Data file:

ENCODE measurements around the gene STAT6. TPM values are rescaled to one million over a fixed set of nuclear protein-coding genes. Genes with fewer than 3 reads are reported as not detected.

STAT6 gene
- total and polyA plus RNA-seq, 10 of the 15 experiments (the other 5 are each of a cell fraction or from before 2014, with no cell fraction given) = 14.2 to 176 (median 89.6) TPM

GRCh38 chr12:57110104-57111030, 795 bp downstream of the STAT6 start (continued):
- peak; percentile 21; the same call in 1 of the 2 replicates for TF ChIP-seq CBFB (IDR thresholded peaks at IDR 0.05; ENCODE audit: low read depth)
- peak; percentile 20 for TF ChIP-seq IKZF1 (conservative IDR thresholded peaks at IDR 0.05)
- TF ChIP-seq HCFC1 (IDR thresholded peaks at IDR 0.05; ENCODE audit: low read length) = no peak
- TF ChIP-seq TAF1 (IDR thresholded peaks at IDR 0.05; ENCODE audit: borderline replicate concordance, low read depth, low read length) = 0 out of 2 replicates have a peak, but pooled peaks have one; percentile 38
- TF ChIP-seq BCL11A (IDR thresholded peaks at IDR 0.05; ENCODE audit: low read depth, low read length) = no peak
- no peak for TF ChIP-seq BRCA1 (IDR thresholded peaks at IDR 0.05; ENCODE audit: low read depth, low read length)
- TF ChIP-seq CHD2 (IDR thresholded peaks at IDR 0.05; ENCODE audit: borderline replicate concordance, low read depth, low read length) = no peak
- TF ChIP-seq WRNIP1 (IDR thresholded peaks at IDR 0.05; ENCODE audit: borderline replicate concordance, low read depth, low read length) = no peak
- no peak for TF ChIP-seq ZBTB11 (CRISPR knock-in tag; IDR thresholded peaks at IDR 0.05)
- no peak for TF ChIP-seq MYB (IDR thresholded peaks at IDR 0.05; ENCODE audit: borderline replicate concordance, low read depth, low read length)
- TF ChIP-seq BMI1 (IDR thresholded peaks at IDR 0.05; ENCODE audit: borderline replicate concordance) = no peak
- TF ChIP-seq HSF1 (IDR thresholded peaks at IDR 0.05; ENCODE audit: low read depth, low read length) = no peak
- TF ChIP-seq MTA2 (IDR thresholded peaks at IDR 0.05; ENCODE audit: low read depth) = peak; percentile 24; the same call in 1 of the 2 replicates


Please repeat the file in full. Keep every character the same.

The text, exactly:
ENCODE measurements around the gene STAT6. TPM values are rescaled to one million over a fixed set of nuclear protein-coding genes. Genes with fewer than 3 reads are reported as not detected.

STAT6 gene
- total and polyA plus RNA-seq, 10 of the 15 experiments (the other 5 are each of a cell fraction or from before 2014, with no cell fraction given) = 14.2 to 176 (median 89.6) TPM

GRCh38 chr12:57110104-57111030, 795 bp downstream of the STAT6 start (continued):
- peak; percentile 21; the same call in 1 of the 2 replicates for TF ChIP-seq CBFB (IDR thresholded peaks at IDR 0.05; ENCODE audit: low read depth)
- peak; percentile 20 for TF ChIP-seq IKZF1 (conservative IDR thresholded peaks at IDR 0.05)
- TF ChIP-seq HCFC1 (IDR thresholded peaks at IDR 0.05; ENCODE audit: low read length) = no peak
- TF ChIP-seq TAF1 (IDR thresholded peaks at IDR 0.05; ENCODE audit: borderline replicate concordance, low read depth, low read length) = 0 out of 2 replicates have a peak, but pooled peaks have one; percentile 38
- TF ChIP-seq BCL11A (IDR thresholded peaks at IDR 0.05; ENCODE audit: low read depth, low read length) = no peak
- no peak for TF ChIP-seq BRCA1 (IDR thresholded peaks at IDR 0.05; ENCODE audit: low read depth, low read length)
- TF ChIP-seq CHD2 (IDR thresholded peaks at IDR 0.05; ENCODE audit: borderline replicate concordance, low read depth, low read length) = no peak
- TF ChIP-seq WRNIP1 (IDR thresholded peaks at IDR 0.05; ENCODE audit: borderline replicate concordance, low read depth, low read length) = no peak
- no peak for TF ChIP-seq ZBTB11 (CRISPR knock-in tag; IDR thresholded peaks at IDR 0.05)
- no peak for TF ChIP-seq MYB (IDR thresholded peaks at IDR 0.05; ENCODE audit: borderline replicate concordance, low read depth, low read length)
- TF ChIP-seq BMI1 (IDR thresholded peaks at IDR 0.05; ENCODE audit: borderline replicate concordance) = no peak
- TF ChIP-seq HSF1 (IDR thresholded peaks at IDR 0.05; ENCODE audit: low read depth, low read length) = no peak
- TF ChIP-seq MTA2 (IDR thresholded peaks at IDR 0.05; ENCODE audit: low read depth) = peak; percentile 24; the same call in 1 of the 2 replicates